Vertaisarvioitu alkuperäisartikkeli tai data-artikkeli tieteellisessä aikakauslehdessä (A1)

Artist Statement: Maternal Attunements

Julkaisun tekijät: Rantala Teija

Kustantaja: The Open Library of Humanities

Julkaisuvuosi: 2018

Journal: Studies in the Maternal

Volyymi: 10

Julkaisunumero: 1



The autophotographic images in this work depict the connection between mother and daughter. This connection comprises intensities and affects that resonate through movement. The desire to connect folds these intensities and affects into movement and towards ‘matter’ as momentary enactments, modalities of subjectivity, for instance, in bodily and facial expressions (Guattari 1995; Braidotti 2005/2006; Barad 2003). The purpose of this work is to enable us to consider the maternal as a ‘sphere’ in which the desire to connect is explicit, and enables movement between separation and connection. I employ Bracha L. Ettinger’s (2006) concept of ‘encounter-event’ to create an understanding of motherhood as a sphere for this significant affective relationality. Erin Manning’s (2013) theorization of movement is also utilized to help to make sense of how the various ‘shifting perspectives of one’s being’ take place in such encounters; in other words, how these temporary identifications and subjective formations occur and become possible. This is to understand these human and non-human processes relationally, constantly creating us as more than one. These maternal encounter-events subjectivize us within processes that occur beyond traditional developmental narratives. According to Ettinger, we cannot talk about the development of subjects, since we are always in the process of transformation and co-production as we are (separately) connected to one another, and to our mother-as-the-other, being born, that is, of a female body (Ettinger 2006, p. 4, 123). In this co-production, ‘the maternal’ denotes neither motherhood nor becoming or being a mother; instead, the maternal is the ‘in-between’ connection in which the subject is perceived as attuned and transformingly connected to an adult female subject (Kristeva 1985; Ettinger 1992, 2006, 2009). ‘Subject’ is constantly and differently formed in relation to others. In the early stages, this occurs in relation to the mother, since bodily functions are shared with the mother as the separate other. Mother-as-the-other is therefore part of our embodied historical subjectivity, which is constantly changing. This enables us to consider the maternal as a ‘sphere’ that is able to ‘embrace’ and ‘nurture’ these connections in everyday encounters. Hence, femaleness does not denote femininity or womanhood as gendered identity; rather, it signifies a process that is both actively embodied and metaphorical. Motherhood is the multitude of elements in this process, producing collective pre-subjective images, points of reference, and enactments. These are the images we keep generating. They become arrangements and dispositions that are recognisable as feminine or masculine, but always in their ‘mattering’ depend on momentary arrangements and the various events in which they emerge (Braidotti 2006; Ettinger 2005, 2006; Massumi 2006). As the maternal relational ‘sphere’ fosters sustainable ways of being and becoming, it also endorses femaleness as a fundamental element of identity construction, regardless of one’s sex.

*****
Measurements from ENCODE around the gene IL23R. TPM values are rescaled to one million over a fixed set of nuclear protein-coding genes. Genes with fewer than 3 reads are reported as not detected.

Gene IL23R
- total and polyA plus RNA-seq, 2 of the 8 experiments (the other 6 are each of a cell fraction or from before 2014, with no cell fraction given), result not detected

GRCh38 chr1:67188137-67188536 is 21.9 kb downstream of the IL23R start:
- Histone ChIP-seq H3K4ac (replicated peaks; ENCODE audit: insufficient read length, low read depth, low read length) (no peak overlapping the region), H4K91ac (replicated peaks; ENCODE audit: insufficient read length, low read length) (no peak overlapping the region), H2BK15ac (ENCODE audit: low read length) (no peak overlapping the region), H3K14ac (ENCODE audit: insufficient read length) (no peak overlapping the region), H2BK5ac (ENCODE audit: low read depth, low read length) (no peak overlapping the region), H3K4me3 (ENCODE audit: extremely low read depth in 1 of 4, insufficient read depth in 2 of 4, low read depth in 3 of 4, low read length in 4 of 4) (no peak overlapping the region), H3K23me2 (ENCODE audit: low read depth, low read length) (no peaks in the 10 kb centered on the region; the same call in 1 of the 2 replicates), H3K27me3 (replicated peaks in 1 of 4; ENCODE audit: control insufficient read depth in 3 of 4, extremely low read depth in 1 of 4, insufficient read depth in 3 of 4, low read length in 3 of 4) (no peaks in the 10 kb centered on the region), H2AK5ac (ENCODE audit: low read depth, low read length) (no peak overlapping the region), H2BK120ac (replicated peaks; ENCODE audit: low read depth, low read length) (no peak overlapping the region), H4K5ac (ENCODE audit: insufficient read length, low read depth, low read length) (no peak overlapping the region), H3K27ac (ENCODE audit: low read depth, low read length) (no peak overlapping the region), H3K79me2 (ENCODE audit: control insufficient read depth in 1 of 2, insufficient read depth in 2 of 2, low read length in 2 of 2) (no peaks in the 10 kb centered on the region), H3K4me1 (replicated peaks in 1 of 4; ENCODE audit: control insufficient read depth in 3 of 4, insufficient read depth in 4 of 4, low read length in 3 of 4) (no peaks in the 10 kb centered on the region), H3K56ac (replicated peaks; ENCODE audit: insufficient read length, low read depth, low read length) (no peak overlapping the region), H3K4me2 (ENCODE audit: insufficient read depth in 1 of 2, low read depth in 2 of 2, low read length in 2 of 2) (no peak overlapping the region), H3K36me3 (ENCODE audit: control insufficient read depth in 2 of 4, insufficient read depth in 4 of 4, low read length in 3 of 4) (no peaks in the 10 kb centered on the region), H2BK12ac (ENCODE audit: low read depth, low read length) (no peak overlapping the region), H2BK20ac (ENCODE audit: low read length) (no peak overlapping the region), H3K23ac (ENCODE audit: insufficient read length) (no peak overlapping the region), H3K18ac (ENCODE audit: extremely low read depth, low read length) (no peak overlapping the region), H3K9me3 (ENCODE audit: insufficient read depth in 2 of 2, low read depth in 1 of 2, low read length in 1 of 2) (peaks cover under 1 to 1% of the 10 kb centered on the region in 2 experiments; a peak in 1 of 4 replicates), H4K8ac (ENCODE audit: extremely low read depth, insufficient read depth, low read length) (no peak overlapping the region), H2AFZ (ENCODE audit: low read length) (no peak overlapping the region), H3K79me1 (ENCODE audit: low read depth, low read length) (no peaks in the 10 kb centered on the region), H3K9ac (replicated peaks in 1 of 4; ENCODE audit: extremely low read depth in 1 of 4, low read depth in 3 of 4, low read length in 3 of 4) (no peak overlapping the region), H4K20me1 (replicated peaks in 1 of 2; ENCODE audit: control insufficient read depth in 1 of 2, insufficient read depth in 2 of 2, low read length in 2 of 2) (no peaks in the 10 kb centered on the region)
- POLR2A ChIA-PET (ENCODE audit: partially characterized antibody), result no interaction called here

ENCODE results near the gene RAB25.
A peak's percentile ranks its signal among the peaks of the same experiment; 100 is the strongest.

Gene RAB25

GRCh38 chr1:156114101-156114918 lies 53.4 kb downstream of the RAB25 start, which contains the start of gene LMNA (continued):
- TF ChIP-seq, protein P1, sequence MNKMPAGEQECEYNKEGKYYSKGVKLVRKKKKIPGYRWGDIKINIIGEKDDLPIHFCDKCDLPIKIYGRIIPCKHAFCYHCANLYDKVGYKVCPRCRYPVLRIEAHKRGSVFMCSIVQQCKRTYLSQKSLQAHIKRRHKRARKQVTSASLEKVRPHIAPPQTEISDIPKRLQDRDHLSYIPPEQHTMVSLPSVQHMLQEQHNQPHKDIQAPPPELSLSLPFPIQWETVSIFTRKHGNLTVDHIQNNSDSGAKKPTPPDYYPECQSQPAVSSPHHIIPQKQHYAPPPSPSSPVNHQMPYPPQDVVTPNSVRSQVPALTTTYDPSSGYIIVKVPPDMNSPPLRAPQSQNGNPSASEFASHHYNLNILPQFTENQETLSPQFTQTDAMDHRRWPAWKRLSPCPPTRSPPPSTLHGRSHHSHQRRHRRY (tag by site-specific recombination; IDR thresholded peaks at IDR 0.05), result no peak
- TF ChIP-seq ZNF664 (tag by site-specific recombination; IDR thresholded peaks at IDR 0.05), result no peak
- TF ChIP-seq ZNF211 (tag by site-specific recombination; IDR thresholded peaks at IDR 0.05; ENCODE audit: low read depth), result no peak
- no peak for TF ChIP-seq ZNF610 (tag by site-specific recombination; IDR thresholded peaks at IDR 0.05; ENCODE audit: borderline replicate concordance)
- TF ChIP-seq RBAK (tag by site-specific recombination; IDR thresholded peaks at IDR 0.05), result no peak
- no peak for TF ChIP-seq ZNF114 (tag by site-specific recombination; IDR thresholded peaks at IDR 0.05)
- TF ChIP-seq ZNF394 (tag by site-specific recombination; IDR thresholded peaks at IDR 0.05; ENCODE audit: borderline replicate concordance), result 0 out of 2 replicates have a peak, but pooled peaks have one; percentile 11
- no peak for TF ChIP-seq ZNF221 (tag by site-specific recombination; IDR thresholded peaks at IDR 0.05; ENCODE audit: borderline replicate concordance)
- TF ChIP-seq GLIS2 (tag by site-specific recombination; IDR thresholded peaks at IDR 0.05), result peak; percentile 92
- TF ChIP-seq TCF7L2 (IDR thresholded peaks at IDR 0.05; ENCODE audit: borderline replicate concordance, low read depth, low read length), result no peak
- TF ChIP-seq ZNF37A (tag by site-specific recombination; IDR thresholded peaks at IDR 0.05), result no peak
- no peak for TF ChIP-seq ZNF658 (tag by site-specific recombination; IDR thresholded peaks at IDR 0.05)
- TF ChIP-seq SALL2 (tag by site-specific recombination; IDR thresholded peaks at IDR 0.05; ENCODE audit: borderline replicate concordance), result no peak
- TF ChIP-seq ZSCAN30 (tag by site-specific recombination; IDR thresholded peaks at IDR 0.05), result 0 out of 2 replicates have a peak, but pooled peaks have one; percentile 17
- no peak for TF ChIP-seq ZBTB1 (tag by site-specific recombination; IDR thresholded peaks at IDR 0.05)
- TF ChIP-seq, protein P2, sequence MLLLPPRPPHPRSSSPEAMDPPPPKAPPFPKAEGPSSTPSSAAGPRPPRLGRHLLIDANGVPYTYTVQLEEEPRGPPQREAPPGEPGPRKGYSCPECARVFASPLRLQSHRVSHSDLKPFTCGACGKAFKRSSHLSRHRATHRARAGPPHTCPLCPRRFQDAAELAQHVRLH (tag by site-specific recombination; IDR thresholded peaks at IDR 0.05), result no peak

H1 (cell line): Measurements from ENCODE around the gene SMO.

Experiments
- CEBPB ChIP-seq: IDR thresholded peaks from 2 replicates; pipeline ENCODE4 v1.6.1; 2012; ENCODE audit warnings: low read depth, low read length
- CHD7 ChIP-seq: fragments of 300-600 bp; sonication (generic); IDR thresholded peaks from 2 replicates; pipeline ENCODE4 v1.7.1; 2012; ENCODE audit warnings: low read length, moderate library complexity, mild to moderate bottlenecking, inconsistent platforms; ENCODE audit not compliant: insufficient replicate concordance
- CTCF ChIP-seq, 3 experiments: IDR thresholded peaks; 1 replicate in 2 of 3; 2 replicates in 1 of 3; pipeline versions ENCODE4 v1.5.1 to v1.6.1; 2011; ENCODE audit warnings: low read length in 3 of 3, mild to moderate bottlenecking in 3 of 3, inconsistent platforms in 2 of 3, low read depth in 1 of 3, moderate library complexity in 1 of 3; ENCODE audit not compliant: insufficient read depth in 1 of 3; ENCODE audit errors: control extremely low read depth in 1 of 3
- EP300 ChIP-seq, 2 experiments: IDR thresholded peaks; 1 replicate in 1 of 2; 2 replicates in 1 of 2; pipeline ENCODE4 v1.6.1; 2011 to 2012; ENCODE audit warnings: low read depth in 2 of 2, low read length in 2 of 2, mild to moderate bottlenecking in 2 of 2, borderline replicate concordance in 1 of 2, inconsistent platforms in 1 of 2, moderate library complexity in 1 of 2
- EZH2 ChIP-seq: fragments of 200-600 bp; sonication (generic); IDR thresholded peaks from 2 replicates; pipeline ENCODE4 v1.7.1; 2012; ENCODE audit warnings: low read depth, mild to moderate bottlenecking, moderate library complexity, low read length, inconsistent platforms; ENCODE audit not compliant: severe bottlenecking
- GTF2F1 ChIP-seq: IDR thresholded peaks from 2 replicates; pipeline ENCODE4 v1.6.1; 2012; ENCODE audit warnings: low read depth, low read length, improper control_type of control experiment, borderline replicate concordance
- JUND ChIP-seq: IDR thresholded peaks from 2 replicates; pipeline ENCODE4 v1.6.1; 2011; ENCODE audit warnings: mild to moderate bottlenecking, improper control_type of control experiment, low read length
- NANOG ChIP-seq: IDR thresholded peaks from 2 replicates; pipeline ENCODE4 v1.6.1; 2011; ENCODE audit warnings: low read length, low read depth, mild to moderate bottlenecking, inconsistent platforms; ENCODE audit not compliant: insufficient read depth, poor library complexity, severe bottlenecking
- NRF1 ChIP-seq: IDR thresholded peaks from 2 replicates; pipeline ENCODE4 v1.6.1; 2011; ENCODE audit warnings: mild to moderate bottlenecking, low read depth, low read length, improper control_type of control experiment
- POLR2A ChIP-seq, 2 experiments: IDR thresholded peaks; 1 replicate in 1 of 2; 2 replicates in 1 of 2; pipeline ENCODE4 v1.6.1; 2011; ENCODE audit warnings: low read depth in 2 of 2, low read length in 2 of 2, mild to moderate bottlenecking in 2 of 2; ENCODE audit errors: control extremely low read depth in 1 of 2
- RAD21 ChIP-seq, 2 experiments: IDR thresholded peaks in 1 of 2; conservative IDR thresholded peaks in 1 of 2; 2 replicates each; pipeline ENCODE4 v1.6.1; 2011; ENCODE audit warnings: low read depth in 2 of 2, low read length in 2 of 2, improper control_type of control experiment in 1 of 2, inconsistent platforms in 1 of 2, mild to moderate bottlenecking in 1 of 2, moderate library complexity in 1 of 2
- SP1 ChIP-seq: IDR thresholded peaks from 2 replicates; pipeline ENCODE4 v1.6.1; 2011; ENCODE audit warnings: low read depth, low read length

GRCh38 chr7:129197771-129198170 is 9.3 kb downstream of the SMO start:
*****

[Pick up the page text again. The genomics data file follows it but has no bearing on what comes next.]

Last updated on 2021-24-06 at 11:56